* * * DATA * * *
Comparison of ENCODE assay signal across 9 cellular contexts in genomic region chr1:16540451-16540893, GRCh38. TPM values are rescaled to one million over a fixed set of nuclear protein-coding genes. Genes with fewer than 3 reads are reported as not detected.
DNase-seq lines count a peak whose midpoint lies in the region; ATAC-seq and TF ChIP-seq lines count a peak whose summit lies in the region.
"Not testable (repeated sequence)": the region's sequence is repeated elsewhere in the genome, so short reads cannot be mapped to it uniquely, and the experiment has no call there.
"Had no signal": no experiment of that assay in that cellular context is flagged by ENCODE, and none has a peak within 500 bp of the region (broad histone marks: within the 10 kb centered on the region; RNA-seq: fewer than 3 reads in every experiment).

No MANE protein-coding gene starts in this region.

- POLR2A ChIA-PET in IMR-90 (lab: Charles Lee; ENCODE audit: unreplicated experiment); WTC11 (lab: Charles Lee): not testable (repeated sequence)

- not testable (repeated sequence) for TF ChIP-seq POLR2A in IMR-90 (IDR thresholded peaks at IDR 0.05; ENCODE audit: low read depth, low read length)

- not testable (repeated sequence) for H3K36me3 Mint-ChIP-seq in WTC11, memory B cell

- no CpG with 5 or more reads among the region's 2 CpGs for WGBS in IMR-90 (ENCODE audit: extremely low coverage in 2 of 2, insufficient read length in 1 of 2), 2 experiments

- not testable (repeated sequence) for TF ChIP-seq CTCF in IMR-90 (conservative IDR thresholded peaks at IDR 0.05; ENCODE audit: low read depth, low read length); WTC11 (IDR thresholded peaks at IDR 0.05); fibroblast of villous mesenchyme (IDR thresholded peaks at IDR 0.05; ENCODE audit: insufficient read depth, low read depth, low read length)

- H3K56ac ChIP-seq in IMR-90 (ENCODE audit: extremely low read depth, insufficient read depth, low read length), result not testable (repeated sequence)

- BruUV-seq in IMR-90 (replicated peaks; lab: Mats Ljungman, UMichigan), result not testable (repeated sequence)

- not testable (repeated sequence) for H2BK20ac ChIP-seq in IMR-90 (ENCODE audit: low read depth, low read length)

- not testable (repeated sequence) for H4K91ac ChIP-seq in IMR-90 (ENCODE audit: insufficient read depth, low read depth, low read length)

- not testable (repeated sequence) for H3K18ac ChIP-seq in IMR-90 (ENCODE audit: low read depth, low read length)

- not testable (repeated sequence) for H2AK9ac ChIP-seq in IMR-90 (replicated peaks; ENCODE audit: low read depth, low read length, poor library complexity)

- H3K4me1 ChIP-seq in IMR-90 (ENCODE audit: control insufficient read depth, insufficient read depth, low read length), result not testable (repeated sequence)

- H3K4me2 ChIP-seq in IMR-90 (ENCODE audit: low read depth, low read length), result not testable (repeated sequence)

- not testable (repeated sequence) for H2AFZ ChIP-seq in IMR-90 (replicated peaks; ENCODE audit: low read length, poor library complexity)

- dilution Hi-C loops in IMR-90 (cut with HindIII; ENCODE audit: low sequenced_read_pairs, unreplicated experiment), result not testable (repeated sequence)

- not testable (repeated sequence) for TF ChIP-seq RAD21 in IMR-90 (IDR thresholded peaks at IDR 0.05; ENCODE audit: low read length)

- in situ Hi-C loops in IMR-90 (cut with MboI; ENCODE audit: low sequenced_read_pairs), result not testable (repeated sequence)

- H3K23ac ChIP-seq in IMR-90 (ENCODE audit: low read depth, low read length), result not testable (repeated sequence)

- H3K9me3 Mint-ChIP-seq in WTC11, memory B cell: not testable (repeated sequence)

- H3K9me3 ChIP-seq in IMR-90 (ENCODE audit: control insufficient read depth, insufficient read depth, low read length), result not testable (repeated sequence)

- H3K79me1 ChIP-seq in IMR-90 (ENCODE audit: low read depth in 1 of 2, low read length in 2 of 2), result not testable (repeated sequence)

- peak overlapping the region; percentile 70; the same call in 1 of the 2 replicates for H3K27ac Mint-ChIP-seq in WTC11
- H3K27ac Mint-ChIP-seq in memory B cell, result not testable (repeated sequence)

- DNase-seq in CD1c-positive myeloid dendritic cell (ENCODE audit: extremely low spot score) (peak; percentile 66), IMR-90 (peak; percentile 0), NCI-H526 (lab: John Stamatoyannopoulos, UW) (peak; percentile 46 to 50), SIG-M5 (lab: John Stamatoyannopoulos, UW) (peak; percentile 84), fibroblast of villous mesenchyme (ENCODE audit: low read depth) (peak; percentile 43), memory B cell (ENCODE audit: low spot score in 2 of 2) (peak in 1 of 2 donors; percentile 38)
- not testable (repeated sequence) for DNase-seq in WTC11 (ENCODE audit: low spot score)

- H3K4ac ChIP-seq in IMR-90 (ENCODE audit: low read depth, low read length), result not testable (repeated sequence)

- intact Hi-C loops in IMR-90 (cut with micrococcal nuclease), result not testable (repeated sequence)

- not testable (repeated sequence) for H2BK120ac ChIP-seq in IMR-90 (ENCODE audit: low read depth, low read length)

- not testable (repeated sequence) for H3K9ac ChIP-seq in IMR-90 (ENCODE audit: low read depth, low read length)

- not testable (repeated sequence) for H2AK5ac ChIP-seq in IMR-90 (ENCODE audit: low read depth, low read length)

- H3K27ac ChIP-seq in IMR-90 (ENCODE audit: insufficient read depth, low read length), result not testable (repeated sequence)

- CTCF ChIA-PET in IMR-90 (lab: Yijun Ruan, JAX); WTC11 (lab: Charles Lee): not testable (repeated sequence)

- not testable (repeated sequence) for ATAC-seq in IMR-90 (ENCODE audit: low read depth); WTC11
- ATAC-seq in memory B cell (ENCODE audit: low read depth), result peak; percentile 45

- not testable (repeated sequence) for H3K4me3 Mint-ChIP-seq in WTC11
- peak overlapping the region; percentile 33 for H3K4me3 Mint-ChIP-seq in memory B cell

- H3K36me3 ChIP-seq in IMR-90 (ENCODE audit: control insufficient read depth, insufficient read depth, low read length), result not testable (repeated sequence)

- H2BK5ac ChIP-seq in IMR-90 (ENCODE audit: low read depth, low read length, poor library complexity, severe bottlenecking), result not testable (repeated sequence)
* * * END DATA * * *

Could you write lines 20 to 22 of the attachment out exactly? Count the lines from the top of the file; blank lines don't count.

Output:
- dilution Hi-C loops in IMR-90 (cut with HindIII; ENCODE audit: low sequenced_read_pairs, unreplicated experiment), result not testable (repeated sequence)

- not testable (repeated sequence) for TF ChIP-seq RAD21 in IMR-90 (IDR thresholded peaks at IDR 0.05; ENCODE audit: low read length)

- in situ Hi-C loops in IMR-90 (cut with MboI; ENCODE audit: low sequenced_read_pairs), result not testable (repeated sequence)